Tiger Woods’s handlers claim ‘egregious errors’ in new Woods biography; authors fire back
UPDATE: On Wednesday evening the authors of Tiger Woods — Jeff Benedict and Armen Keteyian — released a statement to GOLF.com that read in part:
“Between January 2016 and February 2018, we made repeated attempts to interview Tiger himself through his representatives, Glenn Greenspan and Mark Steinberg. As we write in our book, they imposed conditions for Tiger’s cooperation that no serious journalist would accept.
“As for our sourcing and research, as responsible biographers we are very open in our book about the use of Tiger’s own extensive written and public statements as a crucial source of insights, facts, and reflections. We credit these and other previously written books and articles about Tiger Woods for providing valuable reference and verification for our narrative.
“If we have made any inadvertent typographical or factual errors, we will correct them in future printings of the book.
“But let us be clear: We stand by the accuracy of our reporting and are proud to have produced a critically acclaimed book that answers a question many have asked for many years: Who is Tiger Woods?”
Two of Tiger Woods’s top representatives have challenged the reporting in a much-buzzed-about new Woods biography, alleging that the book is “littered with egregious errors” and the authors “can’t even manage basic truth and accuracy.”
In a sharply-worded 648-word statement released Wednesday, Woods’s manager, Mark Steinberg, and chief spokesperson, Glenn Greenspan, claim the book, Tiger Woods, is a “re-hash” of previous Woods biographies and that the authors, Jeff Benedict and Armen Keteyian, “did zero fact checking with us of any kind.”
“They gave us no chance whatsoever to verify any of the material, which resulted in a long string of errors in the book,” the statement reads.
Through their editor at Simon & Schuster, Benedict and Keteyian did not immediately return GOLF.com’s request for comment, but they did respond to the statement on an appearance on ESPN’s Outside the Lines Wednesday afternoon.
“What Greenspan and Steinberg have just done here — they’ve just illustrated what we just wrote about,” Benedict said. “Mark Steinberg is showing Mark Steinberg here. This is what he’s been doing for a long time.”
“Protecting Tiger?” host Bob Lee said.
“Yeah,” Benedict said.
Tiger Woods’ representatives say the upcoming book “Tiger Woods” is “littered with egregious errors”. The authors respond… pic.twitter.com/BTsSKqqtXB
— Outside The Lines (@OTLonESPN) March 28, 2018
In the book, the authors did not specifically say what they did or did not try to vet with Woods’s camp, but they did request to interview Woods. In the prologue, they write, “We were told that before any interview would be ‘considered’ we needed to disclose whom we spoke to, what they said, and the specific questions we’d be asking, conditions that we were not willing to meet.”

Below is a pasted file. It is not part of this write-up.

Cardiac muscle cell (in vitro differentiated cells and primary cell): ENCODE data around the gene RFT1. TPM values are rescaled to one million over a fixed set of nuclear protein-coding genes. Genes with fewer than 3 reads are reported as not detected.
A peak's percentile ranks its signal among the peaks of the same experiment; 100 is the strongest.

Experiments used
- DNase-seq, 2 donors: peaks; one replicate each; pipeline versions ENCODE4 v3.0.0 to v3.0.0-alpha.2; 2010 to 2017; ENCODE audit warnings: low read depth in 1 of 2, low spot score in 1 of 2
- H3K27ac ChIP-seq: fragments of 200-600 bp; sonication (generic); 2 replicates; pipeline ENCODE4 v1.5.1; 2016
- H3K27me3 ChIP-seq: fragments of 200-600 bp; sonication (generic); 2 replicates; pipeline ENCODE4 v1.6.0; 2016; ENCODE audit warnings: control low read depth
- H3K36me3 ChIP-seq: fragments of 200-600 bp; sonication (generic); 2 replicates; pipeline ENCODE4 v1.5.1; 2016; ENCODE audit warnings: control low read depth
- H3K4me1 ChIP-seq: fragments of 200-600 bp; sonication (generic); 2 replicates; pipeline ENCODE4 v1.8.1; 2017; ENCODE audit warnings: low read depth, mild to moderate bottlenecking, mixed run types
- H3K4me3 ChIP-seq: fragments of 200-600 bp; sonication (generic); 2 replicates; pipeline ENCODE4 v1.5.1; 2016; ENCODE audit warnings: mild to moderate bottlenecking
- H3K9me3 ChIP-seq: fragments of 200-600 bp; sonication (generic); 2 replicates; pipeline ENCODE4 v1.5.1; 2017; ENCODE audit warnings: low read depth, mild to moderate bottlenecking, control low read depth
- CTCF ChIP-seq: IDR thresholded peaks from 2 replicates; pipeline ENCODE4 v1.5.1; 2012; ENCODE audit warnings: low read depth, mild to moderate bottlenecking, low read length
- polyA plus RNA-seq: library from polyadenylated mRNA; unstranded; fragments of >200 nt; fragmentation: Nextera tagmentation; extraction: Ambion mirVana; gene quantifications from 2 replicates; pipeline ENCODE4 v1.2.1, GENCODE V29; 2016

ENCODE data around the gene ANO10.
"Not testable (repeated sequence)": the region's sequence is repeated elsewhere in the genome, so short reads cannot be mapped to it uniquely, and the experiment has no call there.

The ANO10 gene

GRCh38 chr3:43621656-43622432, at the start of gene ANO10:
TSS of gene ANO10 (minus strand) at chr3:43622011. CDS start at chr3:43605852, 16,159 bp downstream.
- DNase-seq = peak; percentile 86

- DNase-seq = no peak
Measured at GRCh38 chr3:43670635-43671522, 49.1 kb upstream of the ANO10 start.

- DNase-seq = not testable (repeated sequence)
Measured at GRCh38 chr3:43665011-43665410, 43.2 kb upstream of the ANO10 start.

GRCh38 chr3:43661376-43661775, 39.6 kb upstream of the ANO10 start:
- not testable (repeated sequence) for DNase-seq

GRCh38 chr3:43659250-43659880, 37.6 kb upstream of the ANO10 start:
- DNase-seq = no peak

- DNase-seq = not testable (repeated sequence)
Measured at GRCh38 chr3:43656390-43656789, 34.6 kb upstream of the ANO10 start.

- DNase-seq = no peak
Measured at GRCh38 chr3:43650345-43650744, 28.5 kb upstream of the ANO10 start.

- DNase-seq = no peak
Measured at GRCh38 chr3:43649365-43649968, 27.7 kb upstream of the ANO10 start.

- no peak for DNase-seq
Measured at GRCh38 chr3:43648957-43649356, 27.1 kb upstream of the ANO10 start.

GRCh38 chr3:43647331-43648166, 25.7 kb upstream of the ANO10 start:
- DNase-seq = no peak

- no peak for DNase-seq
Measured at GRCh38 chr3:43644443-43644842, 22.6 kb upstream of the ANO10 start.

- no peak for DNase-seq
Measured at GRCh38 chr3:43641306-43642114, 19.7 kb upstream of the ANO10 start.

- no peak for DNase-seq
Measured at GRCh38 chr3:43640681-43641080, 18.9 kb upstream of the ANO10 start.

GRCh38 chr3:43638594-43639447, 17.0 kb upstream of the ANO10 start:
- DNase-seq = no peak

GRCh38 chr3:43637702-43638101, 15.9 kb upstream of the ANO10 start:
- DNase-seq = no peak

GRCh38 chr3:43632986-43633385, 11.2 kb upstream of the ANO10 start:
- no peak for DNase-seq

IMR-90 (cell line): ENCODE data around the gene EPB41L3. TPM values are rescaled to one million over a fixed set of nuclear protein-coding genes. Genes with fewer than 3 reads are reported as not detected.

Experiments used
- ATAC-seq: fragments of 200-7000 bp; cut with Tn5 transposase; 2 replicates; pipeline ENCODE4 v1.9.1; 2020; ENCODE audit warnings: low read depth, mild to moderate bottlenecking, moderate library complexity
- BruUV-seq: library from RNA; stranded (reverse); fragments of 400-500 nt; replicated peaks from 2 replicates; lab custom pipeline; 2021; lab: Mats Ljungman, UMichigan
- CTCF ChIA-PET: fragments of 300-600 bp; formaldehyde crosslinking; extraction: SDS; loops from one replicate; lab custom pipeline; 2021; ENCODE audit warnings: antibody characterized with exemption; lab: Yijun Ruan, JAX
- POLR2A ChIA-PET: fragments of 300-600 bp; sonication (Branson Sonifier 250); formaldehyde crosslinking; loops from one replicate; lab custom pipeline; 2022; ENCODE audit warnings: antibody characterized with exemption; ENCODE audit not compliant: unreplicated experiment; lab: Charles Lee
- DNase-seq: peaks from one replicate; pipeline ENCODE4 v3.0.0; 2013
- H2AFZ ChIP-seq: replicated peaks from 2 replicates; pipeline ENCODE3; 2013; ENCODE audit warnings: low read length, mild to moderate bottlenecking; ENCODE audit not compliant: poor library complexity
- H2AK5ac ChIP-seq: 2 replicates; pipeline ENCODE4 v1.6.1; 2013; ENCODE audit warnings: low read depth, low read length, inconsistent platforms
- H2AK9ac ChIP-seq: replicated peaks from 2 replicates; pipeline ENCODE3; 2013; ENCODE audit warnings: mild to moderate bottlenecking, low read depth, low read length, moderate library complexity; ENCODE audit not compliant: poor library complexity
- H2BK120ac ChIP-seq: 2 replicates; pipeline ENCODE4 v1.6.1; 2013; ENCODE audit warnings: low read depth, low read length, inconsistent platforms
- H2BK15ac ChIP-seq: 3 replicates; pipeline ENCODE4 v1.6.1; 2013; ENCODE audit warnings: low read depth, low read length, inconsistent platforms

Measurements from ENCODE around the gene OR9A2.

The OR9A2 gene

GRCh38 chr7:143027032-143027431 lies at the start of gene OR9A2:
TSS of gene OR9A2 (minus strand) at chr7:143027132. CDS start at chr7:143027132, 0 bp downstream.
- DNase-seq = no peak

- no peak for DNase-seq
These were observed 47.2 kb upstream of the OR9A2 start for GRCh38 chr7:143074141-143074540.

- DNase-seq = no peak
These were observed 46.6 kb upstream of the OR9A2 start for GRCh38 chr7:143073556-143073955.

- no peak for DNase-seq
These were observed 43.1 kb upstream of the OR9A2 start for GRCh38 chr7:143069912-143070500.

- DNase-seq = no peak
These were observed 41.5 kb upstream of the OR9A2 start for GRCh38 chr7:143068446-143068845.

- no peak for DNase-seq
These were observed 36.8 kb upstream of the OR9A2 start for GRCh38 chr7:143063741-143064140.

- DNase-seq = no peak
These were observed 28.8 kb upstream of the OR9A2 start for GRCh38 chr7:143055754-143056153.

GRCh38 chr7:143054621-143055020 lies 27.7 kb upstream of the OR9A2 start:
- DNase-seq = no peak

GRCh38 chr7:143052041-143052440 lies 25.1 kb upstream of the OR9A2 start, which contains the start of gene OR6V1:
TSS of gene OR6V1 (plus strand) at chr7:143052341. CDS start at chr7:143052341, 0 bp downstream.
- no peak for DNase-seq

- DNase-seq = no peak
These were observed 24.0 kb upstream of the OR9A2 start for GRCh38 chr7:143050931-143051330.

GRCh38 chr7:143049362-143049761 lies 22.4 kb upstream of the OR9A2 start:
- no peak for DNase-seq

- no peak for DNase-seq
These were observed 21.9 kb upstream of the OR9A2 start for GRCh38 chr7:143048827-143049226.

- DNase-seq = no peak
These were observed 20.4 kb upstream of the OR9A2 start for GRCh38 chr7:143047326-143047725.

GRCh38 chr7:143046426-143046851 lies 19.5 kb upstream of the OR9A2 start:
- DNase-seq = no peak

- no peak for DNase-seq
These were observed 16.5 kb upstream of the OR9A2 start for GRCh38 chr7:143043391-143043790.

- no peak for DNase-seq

They also requested an interview with Woods’s mother, Kultida, but said she did not respond to their request.
Benedict and Keteyian added that many potential sources they contacted either had signed confidentiality agreements that prevented them from speaking or needed Woods’s permission before they spoke — permission, they say, that was not granted.
The authors said they conducted interviews with more than 250 people “from every walk of Woods’s life.”
Steinberg and Greenspan detail several “careless mistakes” they found in the book, including “Jack Nicklaus and Arnold Palmer applauding at a dinner they never attended,” “quoting a broadcaster who wasn’t present at an event,” and “inventing a press gathering that didn’t occur.” They also claim the authors erred in how they characterized Woods’s demeanor during a round he played with President Bill Clinton, an anecdote that Clinton aide Doug Band also has disputed.
“[They] cited nine errors, and these are errors we could debate,” Keteyian said of the Steinberg-Greenspan statement on Outside the Lines. “There are tens of thousands of facts in this book. I fact-checked the book myself … we hired our own fact checker, we had copy editors that fact-checked. There’s an enormous volume of information. So they found nine [errors] out of 404 pages?”
Steinberg and Greenspan also condemned the authors’ attempts to project Woods’s thoughts.
“Most of the thoughts and feelings that they attribute to Tiger are either second-hand or flat out made up,” they said in the statement. “It’s hard to imagine that two guys who have never met or spoken to Tiger can legitimately guess what he or his family were thinking.”
In the book, the authors explain that they reported Woods’s thoughts by leaning on “statements and writings in which he discussed his thinking” and “interviews with individuals with whom Tiger shared his thinking.”
Early in the book, the authors reflect on the difficulty of covering Woods, noting that he is “the most mysterious athlete of all time, an enigma obsessed with privacy who mastered the art of being invisible in plain sight, of saying something while revealing virtually nothing.”
Tiger Woods was released on March 27. It is currently 18th on Amazon’s best-seller list.